Patients' desires and satisfaction in general medicine clinics

Public Health Rep. 1993 Nov-Dec;108(6):751-9.


Most patients have explicit desires or requests when they visit their physicians. Identification of patients' requests and needs is the starting point of a patient-centered approach to care. The frequency with which physicians met their patients' desires for services and that frequency's association with patient satisfaction were examined for 243 patients with chronic disease in general medicine clinics of a Department of Veterans Affairs hospital. Patients desired a mean of 11.9 services, of which an average of 67 percent were met. However, many patients' desires for information and most of their desires for help with emotional and family problems were not met. Patients with the most unmet desires for services, especially services related to information, were significantly less satisfied with their physicians than were those with fewer unmet desires. Factor analysis was used to develop a short, 16-item Requests for Services Questionnaire that appeared to cover the range of services that patients with chronic conditions desire. Enhancing physicians' ability to recognize and respond to patients' desires for services by using short patient request questionnaires may have the potential to improve patient satisfaction and other health care outcomes.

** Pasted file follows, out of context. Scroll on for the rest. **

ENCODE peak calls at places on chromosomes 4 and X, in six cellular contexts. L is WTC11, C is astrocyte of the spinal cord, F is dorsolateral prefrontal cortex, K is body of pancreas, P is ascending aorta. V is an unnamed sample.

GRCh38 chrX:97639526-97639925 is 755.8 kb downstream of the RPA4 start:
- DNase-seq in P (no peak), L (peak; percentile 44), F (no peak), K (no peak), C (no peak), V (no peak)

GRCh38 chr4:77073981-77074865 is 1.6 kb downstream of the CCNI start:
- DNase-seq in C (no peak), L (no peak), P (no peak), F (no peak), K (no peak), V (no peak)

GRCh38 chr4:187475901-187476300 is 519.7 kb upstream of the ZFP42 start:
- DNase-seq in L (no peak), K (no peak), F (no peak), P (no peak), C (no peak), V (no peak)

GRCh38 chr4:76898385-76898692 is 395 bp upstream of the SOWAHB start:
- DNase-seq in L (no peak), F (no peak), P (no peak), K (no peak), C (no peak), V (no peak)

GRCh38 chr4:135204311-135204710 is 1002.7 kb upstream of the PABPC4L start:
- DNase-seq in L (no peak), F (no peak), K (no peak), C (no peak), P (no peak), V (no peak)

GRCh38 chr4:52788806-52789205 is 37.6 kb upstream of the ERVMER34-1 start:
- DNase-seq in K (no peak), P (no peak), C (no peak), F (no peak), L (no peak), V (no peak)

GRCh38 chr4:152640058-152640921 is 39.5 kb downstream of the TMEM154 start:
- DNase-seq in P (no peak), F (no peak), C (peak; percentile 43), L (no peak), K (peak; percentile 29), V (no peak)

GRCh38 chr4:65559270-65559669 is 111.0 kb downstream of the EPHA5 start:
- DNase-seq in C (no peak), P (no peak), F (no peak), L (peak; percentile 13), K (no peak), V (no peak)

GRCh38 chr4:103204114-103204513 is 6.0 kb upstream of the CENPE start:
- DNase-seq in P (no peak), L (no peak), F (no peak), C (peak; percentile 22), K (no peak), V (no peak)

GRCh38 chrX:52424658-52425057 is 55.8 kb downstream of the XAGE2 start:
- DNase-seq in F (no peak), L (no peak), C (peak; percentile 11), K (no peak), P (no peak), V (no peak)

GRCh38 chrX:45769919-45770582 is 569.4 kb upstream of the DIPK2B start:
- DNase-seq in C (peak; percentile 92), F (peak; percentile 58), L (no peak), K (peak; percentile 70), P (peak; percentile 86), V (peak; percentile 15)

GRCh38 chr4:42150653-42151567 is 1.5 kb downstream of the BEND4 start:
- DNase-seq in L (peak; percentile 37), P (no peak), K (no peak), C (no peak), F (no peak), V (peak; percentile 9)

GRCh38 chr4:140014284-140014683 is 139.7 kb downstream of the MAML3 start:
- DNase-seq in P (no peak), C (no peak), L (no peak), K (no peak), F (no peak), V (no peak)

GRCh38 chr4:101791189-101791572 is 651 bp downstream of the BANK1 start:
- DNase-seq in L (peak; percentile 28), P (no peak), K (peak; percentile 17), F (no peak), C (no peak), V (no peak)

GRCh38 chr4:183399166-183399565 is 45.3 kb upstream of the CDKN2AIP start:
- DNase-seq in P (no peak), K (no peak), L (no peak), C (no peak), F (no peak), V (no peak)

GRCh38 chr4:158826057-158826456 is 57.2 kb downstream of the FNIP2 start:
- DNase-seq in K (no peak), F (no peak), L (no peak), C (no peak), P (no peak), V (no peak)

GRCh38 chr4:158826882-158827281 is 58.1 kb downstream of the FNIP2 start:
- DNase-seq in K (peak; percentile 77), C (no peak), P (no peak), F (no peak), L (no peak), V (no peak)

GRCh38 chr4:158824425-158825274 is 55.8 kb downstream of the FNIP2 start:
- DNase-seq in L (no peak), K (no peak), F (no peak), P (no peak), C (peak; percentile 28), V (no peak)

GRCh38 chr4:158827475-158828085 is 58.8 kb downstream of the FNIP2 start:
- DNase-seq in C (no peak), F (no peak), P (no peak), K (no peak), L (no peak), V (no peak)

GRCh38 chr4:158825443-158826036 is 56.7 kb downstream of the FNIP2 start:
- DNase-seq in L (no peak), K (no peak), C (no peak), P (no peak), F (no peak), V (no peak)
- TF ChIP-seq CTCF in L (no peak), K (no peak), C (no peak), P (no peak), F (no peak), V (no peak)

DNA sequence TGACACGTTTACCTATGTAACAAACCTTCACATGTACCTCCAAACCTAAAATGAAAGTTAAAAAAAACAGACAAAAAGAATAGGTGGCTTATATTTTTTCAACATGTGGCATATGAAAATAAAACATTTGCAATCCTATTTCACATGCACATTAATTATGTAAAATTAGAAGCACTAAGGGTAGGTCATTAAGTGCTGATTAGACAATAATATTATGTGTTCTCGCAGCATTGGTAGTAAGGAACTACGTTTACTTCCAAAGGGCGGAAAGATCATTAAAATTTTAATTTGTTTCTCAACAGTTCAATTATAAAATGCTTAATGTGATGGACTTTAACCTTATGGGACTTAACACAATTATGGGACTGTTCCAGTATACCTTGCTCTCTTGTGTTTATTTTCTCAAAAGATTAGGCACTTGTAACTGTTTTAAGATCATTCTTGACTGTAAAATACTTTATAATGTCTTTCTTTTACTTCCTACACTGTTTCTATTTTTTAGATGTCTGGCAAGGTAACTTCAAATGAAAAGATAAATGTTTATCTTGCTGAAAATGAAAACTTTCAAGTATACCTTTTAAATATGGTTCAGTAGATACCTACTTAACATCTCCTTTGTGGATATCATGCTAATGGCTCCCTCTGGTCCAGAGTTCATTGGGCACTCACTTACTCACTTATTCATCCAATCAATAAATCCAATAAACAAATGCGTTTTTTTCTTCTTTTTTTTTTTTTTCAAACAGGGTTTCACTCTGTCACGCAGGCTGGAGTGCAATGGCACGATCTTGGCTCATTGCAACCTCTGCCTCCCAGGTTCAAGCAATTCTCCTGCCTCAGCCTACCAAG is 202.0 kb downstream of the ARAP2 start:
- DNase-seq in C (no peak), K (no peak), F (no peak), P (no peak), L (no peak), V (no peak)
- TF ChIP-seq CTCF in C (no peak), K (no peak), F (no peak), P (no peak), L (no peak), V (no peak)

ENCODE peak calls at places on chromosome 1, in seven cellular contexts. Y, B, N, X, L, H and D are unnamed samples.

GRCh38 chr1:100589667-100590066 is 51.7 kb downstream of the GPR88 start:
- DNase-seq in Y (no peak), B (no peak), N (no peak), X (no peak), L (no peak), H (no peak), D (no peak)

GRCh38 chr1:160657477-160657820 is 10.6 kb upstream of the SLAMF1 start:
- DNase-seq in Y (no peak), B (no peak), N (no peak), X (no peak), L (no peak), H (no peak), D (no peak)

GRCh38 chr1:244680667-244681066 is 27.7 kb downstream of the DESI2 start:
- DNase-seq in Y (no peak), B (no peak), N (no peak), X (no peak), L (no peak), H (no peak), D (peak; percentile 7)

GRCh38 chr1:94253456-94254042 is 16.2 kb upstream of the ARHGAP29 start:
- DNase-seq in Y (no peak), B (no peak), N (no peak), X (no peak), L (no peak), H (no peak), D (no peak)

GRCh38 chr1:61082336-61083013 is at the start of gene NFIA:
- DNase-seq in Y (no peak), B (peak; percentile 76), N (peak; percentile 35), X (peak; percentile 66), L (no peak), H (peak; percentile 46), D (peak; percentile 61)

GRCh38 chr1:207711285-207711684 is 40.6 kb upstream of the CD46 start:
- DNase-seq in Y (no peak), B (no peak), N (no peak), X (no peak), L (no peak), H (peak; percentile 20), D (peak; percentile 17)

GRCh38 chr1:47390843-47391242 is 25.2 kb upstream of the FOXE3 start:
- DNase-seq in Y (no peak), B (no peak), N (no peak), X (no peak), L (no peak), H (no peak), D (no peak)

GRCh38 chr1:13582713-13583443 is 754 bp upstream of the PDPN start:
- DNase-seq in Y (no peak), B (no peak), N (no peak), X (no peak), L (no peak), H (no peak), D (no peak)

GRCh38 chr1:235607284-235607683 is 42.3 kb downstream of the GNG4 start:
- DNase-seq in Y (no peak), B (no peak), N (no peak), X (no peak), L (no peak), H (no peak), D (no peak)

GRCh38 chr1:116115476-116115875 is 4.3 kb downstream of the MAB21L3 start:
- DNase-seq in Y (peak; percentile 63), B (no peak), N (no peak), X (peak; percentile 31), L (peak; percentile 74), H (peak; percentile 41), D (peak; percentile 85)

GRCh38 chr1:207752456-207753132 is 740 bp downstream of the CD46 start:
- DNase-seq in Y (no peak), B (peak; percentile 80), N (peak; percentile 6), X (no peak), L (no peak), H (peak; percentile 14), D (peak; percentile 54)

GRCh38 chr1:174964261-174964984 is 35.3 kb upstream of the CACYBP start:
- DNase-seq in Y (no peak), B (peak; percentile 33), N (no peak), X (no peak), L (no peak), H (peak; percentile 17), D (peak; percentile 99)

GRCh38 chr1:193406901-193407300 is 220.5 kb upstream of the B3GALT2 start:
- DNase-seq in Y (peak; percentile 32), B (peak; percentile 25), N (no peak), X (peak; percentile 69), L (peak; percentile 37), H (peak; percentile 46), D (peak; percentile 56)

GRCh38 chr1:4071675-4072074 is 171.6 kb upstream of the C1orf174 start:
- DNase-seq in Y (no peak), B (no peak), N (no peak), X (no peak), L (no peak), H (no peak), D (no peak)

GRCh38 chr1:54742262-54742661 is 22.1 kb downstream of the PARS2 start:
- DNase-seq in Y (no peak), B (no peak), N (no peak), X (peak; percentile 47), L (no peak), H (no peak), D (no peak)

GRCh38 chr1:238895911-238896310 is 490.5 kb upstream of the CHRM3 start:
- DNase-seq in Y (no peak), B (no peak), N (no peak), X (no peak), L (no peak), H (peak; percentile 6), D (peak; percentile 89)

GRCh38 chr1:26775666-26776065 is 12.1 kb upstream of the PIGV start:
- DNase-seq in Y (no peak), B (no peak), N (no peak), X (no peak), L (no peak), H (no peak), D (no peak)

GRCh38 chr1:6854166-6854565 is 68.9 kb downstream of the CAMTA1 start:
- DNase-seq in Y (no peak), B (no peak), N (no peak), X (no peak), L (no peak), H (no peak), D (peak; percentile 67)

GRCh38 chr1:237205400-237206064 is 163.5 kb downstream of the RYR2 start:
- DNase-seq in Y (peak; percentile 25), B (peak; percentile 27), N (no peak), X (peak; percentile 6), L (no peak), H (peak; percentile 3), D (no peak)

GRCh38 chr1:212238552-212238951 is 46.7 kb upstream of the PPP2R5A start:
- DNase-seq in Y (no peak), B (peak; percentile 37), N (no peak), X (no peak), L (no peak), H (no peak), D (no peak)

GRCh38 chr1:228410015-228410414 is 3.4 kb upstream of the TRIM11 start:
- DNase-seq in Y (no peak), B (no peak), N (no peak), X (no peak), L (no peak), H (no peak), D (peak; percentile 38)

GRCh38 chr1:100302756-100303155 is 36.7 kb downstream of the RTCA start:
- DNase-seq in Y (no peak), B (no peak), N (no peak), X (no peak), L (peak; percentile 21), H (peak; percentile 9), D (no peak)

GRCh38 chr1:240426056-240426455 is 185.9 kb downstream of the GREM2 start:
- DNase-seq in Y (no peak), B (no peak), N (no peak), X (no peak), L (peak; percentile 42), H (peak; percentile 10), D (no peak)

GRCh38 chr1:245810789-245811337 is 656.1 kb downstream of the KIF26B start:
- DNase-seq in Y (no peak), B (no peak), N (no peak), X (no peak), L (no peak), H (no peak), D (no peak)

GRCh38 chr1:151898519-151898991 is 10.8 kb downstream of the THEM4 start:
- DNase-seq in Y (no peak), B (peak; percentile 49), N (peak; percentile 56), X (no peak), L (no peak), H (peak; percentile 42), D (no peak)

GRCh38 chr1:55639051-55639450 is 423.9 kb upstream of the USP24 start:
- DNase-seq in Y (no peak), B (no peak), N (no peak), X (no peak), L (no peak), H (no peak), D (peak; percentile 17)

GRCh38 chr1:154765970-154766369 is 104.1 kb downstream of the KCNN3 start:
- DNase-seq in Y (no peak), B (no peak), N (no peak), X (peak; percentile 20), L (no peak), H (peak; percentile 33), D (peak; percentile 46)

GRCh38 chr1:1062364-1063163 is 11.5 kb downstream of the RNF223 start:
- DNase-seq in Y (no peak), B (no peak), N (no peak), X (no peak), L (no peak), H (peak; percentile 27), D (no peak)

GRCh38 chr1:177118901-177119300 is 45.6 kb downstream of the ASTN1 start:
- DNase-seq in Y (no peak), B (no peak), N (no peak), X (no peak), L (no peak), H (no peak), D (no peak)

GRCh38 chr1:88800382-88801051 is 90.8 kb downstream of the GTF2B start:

Publication types

  • Research Support, U.S. Gov't, Non-P.H.S.

MeSH terms

  • Aged
  • Chronic Disease
  • Communication
  • Hospitals, Veterans
  • Humans
  • Male
  • Middle Aged
  • Outpatient Clinics, Hospital*
  • Patient Satisfaction*
  • Physician-Patient Relations
  • Primary Health Care
  • Quality of Health Care*
  • Surveys and Questionnaires